Remember that Jesus commissioned a broken body to be his disciples. It was a broken body because those who were once twelve were now eleven because one of his own betrayed him. It was a broken body because Judas betrayed him and Peter denied him. It was a broken body because the women at the tomb ran away in fear. It was a broken body because the disciples believed the witness of these women to be “idle talk.” It was a broken body because even as he appeared to them, happy though they were, they still doubted. It was a body, a community, with gaping wounds. And yet he said to them, “You are my witnesses.” He did not go searching for others. He returned, with his own wounds openly and authentically displayed to the same ones who were so wounded, themselves, and called them his witnesses. But in offering them his transformed wounds, in opening the Scriptures to them they learned how God was transforming the world through his wounds, and yes, through theirs. In returning to them, a broken, wounded people, he transformed their wounds and entrusted them with his gospel.
Each new Christian who passes through the font, young or old, will bear many wounds through the course of their lives. Each of us will experience wound of doubt. Each of us will experience the wound of fear. Each of us will experience wounded bodies, and be they great wounds or small, each of us will know pain. We may be tempted to hide the wounds that make us human beings, but then we would also be hiding the truth of the Gospel, that even as each of us walks with pain, we walk also with a God who transforms our pain into healing, our fear into hope, and our doubt into faith. What makes us witnesses is not that we are perfect, without fear, without doubt, but that we, too, experience these things. The difference is that we do not experience these things alone, but in the company of the one whose body was also broken, who also bore the wounds of pain, and fear, and doubt. But the good tidings of great joy for all people is the truth to which we also witnesses that as his wounds are transformed for the healing of the nations, so too are ours. When we witness, or walk with someone who has journeyed through pain and has come through it transformed, our wounds are transformed as well. We recognize that their wounds, while they do not disappear, are not the story of their destruction, nor are ours the story of our destruction, but rather they are for the healing of the nations.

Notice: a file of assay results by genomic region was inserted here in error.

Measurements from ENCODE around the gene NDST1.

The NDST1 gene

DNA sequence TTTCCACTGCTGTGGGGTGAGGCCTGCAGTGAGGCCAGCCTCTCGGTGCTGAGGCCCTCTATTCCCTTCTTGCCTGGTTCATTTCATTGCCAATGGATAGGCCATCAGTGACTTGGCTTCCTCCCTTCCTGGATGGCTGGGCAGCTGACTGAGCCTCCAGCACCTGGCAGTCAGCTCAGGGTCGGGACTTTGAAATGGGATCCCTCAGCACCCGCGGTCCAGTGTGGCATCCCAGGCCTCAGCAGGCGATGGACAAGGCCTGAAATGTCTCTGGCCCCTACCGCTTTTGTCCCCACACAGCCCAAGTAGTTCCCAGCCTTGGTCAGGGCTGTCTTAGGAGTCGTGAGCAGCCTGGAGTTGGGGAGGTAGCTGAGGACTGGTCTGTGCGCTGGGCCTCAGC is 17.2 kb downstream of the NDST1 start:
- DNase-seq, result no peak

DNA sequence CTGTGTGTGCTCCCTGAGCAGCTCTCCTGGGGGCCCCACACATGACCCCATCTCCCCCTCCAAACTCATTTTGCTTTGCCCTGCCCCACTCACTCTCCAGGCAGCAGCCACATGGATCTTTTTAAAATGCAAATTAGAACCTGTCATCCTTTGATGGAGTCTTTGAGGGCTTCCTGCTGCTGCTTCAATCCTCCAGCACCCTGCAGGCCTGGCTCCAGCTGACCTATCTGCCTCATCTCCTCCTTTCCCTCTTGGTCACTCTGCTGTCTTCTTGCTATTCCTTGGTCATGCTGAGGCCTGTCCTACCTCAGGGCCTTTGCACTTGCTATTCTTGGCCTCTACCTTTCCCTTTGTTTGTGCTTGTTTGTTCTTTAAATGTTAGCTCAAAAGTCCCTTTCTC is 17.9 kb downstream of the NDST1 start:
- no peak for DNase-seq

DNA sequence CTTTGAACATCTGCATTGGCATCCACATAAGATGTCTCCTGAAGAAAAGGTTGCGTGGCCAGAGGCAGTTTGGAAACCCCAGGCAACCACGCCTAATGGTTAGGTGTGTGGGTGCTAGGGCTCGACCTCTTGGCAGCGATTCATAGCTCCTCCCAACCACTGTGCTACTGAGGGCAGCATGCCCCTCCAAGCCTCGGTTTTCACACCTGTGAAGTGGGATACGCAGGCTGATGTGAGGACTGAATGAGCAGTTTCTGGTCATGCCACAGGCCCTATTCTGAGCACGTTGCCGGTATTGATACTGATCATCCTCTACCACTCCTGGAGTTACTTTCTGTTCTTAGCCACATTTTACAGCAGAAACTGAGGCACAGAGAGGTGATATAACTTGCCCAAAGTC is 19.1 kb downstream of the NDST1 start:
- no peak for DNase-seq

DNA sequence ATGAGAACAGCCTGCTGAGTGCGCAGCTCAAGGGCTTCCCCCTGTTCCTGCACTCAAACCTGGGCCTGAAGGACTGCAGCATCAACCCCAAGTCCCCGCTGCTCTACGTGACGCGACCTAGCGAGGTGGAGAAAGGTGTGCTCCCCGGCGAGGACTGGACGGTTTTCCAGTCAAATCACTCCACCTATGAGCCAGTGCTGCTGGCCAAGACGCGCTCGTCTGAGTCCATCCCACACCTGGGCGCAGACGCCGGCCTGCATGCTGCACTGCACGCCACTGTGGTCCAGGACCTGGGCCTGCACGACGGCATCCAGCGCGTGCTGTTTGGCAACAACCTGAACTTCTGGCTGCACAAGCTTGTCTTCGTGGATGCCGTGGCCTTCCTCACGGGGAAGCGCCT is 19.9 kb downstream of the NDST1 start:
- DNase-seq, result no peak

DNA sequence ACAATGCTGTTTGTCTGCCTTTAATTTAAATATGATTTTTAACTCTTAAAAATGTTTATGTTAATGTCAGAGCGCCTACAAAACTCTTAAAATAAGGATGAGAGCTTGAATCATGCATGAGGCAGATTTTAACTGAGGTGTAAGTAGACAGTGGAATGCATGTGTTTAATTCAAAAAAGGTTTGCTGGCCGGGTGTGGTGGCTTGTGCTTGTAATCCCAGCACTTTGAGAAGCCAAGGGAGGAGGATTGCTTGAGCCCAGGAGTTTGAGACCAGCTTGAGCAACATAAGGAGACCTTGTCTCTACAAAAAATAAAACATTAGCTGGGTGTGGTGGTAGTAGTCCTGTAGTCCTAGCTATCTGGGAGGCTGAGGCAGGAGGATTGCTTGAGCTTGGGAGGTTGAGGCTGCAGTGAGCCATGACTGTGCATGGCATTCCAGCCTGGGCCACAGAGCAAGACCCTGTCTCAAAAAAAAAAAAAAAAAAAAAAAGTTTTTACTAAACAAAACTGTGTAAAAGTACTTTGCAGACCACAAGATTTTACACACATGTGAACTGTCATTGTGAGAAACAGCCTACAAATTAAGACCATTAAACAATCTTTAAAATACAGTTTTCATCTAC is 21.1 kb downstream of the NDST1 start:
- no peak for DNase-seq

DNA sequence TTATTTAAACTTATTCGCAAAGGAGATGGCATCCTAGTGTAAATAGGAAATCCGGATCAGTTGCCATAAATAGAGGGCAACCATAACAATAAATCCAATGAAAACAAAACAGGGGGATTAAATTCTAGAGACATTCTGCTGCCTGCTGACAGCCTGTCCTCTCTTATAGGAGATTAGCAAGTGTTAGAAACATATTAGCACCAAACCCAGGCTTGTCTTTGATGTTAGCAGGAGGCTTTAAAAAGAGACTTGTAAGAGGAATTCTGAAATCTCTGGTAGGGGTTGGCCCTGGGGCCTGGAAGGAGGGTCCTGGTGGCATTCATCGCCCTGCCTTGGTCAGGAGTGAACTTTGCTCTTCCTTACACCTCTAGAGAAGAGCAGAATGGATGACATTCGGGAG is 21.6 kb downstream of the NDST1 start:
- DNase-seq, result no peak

Our wounds are not left gaping but made to be a sign of hope that as we journey together in our brokenness we journey together in our healing. For our story does not end with one who hung wounded on a cross, but begins with one who stood before them with his wounds transformed. Our story does not end with a broken community of disciples dispersed, doubting and afraid, but begins with the wounds of that community healed in common purpose to witness to his healing wounds. Our story does not end with our wounds, but begins with a witness of authenticity in which our healing wounds are not a sign of shame but a beacon of hope, that even in our shared pain God can and will transform our wounds. Even we, with all our wounds, are his witnesses.
c. 2009 by the Rev. Daniel F. Graves